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Cable Tech

Netflix pulls plug in Russia

Netflix, the world's largest premium streaming service, has confirmed to multiple media outlets that it has temporarily shut down operations in Russia amid Russia's intensifying invasion of Ukraine.

Netflix doesn't break out subscriber numbers by country, but it has less than 1 million customers in Russia, according to Bloomberg, which noted that Russians can no longer sign up for Netflix and that existing customers are expected to "lose access in the coming days and weeks."

Netflix ended 2021 with 74.04 million subscribers in the Europe, Middle East and Africa (EMEA) region after adding 3.54 million subs in the fourth quarter of last year. Netflix ended 2021 with 221.84 million subs worldwide.

The Netflix headquarters building in Los Angeles. 
(Source: Netflix)
The Netflix headquarters building in Los Angeles.
(Source: Netflix)

Netflix's latest move in Russia comes about a week after the streaming service announced it would not carry 20 Russian free-to-air propaganda channels that the company was reportedly required to provide under Russian law. According to Variety, Netflix also paused four Russian original series indefinitely.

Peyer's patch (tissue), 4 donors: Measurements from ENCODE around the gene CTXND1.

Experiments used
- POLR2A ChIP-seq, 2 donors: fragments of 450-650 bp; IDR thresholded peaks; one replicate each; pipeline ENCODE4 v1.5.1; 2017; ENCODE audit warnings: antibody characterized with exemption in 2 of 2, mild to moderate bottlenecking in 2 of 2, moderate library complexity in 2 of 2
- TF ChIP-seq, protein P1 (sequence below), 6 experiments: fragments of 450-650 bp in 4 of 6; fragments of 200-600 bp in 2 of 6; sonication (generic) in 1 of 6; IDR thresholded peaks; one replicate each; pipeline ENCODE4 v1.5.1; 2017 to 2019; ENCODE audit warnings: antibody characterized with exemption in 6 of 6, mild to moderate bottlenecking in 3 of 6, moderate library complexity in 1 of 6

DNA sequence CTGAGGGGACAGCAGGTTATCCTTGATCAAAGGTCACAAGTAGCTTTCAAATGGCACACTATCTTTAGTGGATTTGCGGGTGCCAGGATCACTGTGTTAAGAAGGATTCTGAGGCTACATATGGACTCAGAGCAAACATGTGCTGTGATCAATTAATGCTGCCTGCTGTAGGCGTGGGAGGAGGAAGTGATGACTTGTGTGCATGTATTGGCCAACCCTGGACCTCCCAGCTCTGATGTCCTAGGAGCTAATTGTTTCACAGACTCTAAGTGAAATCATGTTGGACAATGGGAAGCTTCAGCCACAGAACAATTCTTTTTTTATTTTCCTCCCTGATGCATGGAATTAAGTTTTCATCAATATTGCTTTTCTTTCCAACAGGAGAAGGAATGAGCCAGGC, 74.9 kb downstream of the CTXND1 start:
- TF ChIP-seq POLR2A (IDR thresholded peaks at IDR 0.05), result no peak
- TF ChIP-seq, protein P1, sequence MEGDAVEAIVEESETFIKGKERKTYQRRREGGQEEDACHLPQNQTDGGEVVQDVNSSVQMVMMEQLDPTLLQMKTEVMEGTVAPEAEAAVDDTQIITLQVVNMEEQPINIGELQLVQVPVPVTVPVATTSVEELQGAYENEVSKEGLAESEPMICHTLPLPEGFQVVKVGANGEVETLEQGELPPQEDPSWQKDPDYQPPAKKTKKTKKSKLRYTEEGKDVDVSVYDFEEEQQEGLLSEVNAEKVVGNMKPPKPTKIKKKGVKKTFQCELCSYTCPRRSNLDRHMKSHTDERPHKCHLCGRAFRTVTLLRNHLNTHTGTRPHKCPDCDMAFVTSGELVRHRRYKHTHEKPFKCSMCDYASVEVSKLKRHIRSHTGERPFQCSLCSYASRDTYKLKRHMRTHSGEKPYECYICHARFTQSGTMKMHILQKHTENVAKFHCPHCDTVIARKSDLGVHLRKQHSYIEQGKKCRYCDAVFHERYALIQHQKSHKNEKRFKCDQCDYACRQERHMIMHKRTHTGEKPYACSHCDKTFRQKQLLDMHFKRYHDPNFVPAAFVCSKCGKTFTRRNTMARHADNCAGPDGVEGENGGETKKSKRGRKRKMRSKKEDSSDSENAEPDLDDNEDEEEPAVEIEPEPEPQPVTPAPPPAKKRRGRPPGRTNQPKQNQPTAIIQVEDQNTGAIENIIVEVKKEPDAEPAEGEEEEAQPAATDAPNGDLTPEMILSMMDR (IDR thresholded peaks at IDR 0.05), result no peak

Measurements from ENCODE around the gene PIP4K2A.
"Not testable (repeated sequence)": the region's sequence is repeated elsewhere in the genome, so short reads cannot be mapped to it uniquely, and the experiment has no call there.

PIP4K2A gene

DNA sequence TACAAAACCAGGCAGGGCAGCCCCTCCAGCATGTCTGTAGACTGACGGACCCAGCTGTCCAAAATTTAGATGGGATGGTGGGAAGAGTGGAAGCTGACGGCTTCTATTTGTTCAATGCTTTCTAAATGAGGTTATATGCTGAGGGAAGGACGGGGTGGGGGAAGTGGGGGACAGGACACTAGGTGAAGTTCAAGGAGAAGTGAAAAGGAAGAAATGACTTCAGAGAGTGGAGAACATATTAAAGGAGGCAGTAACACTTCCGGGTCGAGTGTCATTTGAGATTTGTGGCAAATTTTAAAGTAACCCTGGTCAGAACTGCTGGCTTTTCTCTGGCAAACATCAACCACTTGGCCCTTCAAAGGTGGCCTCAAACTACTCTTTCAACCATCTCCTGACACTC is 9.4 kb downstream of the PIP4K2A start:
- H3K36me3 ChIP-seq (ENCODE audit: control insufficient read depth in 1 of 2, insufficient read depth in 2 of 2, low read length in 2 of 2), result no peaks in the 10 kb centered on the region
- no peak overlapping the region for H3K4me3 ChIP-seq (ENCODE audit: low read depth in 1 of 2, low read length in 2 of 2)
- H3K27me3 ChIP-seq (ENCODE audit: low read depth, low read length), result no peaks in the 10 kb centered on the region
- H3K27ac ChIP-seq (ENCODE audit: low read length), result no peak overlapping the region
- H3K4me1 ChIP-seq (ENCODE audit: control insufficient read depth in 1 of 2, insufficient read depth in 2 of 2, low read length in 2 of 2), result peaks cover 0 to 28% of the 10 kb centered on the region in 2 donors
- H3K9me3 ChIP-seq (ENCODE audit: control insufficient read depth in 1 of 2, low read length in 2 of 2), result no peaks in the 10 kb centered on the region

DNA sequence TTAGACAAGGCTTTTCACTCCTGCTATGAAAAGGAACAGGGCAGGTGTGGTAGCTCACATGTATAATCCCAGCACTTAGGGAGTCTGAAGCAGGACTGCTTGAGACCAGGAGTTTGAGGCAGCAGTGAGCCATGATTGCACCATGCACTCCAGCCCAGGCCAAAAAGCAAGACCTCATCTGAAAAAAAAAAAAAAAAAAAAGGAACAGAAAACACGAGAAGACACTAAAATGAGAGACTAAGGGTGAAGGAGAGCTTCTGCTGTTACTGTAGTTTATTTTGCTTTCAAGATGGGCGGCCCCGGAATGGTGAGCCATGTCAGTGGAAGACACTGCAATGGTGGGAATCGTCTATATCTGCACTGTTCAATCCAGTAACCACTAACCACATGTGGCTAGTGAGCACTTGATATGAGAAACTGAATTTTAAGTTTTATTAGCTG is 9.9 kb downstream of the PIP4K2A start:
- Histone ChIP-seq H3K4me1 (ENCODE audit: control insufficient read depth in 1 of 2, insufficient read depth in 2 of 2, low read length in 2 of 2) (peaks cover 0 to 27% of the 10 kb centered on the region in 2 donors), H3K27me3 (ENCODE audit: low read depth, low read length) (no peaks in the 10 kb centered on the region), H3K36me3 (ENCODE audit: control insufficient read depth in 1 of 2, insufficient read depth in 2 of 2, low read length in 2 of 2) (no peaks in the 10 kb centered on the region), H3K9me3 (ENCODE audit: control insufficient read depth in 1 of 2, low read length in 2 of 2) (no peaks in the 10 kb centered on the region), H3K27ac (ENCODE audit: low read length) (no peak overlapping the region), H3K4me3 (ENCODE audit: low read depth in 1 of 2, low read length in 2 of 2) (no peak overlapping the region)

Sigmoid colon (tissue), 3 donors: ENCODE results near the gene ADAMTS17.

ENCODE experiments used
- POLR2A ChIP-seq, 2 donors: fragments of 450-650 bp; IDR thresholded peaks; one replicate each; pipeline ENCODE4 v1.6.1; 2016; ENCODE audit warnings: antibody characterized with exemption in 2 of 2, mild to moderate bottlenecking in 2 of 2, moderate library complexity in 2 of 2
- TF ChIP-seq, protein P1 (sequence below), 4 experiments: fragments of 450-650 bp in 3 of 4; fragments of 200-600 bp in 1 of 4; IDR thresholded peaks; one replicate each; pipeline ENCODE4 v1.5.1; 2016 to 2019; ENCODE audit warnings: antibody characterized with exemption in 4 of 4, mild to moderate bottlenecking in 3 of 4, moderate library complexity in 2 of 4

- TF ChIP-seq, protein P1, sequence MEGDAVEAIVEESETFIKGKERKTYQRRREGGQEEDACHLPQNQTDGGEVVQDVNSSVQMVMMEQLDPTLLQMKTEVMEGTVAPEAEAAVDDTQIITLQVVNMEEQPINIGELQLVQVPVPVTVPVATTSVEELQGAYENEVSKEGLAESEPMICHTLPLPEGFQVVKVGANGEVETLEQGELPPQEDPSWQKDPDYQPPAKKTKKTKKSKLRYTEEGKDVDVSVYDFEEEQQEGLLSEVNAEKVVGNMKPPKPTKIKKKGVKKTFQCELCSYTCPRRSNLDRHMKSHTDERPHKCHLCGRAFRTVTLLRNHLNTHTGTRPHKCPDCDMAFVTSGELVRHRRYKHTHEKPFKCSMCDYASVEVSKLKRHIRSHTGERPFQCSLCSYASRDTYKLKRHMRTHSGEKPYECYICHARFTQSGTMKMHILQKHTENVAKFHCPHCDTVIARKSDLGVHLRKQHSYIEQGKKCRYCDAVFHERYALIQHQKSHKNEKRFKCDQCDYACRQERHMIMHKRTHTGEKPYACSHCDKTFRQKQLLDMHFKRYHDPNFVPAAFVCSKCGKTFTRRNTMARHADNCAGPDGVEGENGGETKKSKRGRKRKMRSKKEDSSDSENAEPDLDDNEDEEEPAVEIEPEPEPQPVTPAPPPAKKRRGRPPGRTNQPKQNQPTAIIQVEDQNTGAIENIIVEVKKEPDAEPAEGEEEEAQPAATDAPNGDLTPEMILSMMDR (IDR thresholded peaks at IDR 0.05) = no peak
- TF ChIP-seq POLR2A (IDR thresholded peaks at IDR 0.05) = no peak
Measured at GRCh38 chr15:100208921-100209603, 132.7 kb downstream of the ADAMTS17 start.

"Given the circumstances on the ground, we have decided to suspend our service in Russia," Netflix said in a statement given to multiple publications. The company did not elaborate on what will happen to existing Russian accounts, Bloomberg said. Netflix launched an international service in Russia in 2016 and followed up more than a year ago with the debut of a localized Russian version of its platform through a partnership with National Media Group.

The decision follows a string of similar moves by western media and tech companies, including Apple, Microsoft and Dell, to suspend or terminate business in Russia as the invasion continues. Cogent reportedly told its Russian telecom customers last week that it was terminating services on March 4.

Prior to the decision to suspend operations in Russia, Netflix touted on Twitter that viewing of its 2015 documentary Winter on Fire: Ukraine's Fight for Freedom had seen a surge in viewing, including among subs in Russia:

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— Jeff Baumgartner, Senior Editor, Light Reading

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